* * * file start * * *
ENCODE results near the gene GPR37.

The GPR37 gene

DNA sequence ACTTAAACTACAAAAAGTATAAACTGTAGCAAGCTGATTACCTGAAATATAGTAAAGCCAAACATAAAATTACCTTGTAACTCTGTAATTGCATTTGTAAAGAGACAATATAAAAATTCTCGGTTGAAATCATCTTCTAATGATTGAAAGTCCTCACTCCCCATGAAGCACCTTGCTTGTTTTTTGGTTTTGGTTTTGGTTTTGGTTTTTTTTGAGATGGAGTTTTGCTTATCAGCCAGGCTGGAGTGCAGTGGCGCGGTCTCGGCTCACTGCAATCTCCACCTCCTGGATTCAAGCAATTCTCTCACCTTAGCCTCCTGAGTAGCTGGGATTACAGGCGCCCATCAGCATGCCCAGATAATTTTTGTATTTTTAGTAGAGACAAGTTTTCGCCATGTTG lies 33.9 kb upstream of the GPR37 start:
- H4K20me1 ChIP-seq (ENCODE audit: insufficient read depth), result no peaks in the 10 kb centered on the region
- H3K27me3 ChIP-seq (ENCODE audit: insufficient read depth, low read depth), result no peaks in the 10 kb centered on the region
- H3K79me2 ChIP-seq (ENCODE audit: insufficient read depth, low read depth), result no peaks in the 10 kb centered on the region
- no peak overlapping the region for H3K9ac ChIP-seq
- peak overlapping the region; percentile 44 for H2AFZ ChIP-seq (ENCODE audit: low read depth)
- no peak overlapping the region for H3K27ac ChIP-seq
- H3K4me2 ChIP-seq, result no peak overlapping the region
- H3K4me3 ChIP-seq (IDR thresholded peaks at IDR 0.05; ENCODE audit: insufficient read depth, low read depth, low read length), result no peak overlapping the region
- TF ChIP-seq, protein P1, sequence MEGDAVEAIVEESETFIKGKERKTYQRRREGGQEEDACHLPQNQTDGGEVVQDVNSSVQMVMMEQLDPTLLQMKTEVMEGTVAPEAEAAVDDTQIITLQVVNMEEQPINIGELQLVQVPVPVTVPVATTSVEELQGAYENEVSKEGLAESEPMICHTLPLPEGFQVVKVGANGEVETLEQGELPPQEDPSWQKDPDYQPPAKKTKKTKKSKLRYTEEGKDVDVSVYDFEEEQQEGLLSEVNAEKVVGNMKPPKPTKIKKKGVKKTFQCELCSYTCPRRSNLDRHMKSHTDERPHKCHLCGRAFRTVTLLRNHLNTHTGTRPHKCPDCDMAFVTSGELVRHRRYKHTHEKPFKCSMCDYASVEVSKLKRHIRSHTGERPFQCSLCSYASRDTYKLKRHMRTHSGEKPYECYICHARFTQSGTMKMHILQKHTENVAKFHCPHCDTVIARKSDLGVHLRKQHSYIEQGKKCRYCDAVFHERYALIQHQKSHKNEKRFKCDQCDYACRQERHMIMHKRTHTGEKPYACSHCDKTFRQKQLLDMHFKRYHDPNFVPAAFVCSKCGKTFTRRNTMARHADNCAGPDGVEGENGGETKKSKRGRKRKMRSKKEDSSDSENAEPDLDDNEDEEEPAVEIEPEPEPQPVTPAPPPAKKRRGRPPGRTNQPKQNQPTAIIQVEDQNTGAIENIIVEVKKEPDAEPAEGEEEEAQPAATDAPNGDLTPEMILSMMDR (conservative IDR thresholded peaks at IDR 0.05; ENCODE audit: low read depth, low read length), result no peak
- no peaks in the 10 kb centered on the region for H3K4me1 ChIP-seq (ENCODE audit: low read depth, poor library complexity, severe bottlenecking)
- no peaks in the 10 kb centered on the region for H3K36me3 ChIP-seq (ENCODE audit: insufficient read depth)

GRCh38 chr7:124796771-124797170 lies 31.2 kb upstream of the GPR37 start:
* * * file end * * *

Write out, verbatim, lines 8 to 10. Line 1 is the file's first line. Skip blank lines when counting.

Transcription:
- peak overlapping the region; percentile 44 for H2AFZ ChIP-seq (ENCODE audit: low read depth)
- no peak overlapping the region for H3K27ac ChIP-seq
- H3K4me2 ChIP-seq, result no peak overlapping the region